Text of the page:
Exemplarily, the group found that EVs in patient plasma are biomarkers for the diagnosis and prognosis of severe respiratory infection. Furthermore, the group analysed EVs from bronchioalveolar lavage (BAL) fluid of influenza-induced ARDS patients and observed an enrichment of microRNA-17a, which causes a repression of Mx1 and subsequent enhanced influenza virus replication in primary human alveolar epithelial cells.

Contact

Prof. Dr. med. Bernd T. Schmeck
Member of the German Center of Lung Research (DZL)
Member of the German Center for Infectious Disease Research (DZIF)

Institute for Lung Research
Philipps University Marburg
Hans-Meerwein-Str. 2
35043 Marburg, Germany

Tel: +49 (0) 06421 28 65713
Fax: +49 (0) 06421 28

Email:
Bernd.schmeck@uni-marburg.de

Web:
www.i-lung.de

 

 Ten most important publications

  1. Herkt CE, Caffrey BE, Surmann K, Blankenburg S, Gesell Salazar M, Jung AL, Herbel SM, Hoffmann K, Schulte LN, Chen W, Sittka-Stark A, Völker U, Vingron M, Marsico A, Bertrams W, Schmeck B. A MicroRNA Network Controls Legionella pneumophila Replication in Human Macrophages via LGALS8 and MX1. mBio. 2020;11(2):e03155-19.
  2. Bertrams W, Griss K, Han M, Seidel K, Klemmer A, Sittka-Stark A, Hippenstiel S, Suttorp N, Finkernagel F, Wilhelm J, Greulich T, Vogelmeier CF, Vera J, Schmeck B. Transcriptional analysis identifies potential biomarkers and molecular regulators in pneumonia and COPD exacerbation. Sci Rep. 2020;10(1):241.
  3. Lindhauer NS, Bertrams W, Pöppel A, Herkt CE, Wesener A, Hoffmann K, Greene B, Van Der Linden M, Vilcinskas A, Seidel K, Schmeck B. Antibacterial activity of a Tribolium castaneum defensin in an in vitro infection model of Streptococcus pneumoniae. Virulence. 2019;10(1):902-909.
  4. Jung AL, Møller Jørgensen M, Bæk R, Griss K, Han M, Auf Dem Brinke K, Timmesfeld N, Bertrams W, Greulich T, Koczulla R, Hippenstiel S, Suttorp N, Schmeck B. Surface Proteome of Plasma Extracellular Vesicles as Biomarkers for Pneumonia and Acute Exacerbation of Chronic Obstructive Pulmonary Disease. J Infect Dis. 2020;221(2):325-335.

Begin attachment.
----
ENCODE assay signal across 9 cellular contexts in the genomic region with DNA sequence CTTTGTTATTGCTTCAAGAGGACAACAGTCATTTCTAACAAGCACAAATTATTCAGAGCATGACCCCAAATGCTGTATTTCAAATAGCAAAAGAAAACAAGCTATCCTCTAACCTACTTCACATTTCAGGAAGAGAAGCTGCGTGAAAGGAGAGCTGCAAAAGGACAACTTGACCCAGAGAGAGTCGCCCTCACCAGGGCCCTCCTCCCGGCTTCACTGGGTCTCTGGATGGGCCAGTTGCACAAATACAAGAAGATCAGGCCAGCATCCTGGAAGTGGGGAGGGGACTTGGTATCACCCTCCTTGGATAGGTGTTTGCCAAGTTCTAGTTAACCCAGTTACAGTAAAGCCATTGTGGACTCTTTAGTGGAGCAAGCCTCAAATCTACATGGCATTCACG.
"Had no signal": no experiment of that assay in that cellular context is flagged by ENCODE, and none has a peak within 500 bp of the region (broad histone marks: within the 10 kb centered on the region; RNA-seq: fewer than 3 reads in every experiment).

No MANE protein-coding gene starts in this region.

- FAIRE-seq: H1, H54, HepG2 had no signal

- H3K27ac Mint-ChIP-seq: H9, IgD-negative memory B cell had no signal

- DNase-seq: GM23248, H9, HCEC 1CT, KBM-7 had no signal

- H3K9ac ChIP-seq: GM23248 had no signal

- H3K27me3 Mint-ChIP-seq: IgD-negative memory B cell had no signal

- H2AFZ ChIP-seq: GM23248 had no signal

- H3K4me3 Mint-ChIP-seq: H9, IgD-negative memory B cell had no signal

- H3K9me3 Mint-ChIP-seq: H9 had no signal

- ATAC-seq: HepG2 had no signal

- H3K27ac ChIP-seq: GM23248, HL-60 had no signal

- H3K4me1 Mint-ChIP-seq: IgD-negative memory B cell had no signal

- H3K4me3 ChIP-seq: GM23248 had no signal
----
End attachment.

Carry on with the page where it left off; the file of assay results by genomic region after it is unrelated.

5. Scheller N, Herold S, Kellner R, Bertrams W, Jung AL, Janga H, Greulich T, Schulte LN, Vogelmeier CF, Lohmeyer J, Schmeck B. Proviral MicroRNAs Detected in Extracellular Vesicles From Bronchoalveolar Lavage Fluid of Patients With Influenza Virus-Induced Acute Respiratory Distress Syndrome. J Infect Dis. 2019;219(4):540-543
  6. Nandakumar R, Tschismarov R, Meissner F, Prabakaran T, Krissanaprasit A, Farahani E, Zhang BC, Assil S, Martin A, Bertrams W, Holm CK, Ablasser A, Klause T, Thomsen MK, Schmeck B, Howard KA, Henry T, Gothelf KV, Decker T, Paludan SR. Intracellular bacteria engage a STING-TBK1-MVB12b pathway to enable paracrine cGAS-STING signalling. Nat Microbiol. 2019;4(4):701-713.
  7. Schulz C, Lai X, Bertrams W, Jung AL, Sittka-Stark A, Herkt CE, Janga H, Zscheppang K, Stielow C, Schulte L, Hippenstiel S, Vera J, Schmeck B. THP-1-derived macrophages render lung epithelial cells hypo-responsive to Legionella pneumophila - a systems biology study. Sci Rep. 2017;7(1):11988.
  8. Jung AL, Herkt CE, Schulz C, Bolte K, Seidel K, Scheller N, Sittka-Stark A, Bertrams W, Schmeck B. Legionella pneumophila infection activates bystander cells differentially by bacterial and host cell vesicles. Sci Rep. 2017;7(1):6301.
  9. Du Bois I, Marsico A, Bertrams W, Schweiger MR, Caffrey BE, Sittka-Stark A, Eberhardt M, Vera J, Vingron M, Schmeck BT. Genome-wide Chromatin Profiling of Legionella pneumophila-Infected Human Macrophages Reveals Activation of the Probacterial Host Factor TNFAIP2. J Infect Dis. 2016;214(3):454-63.
  10. Jung AL, Stoiber C, Herkt CE, Schulz C, Bertrams W, Schmeck B. Legionella pneumophila-Derived Outer Membrane Vesicles Promote Bacterial Replication in Macrophages. PLoS Pathog. 2016;12(4):e1005592.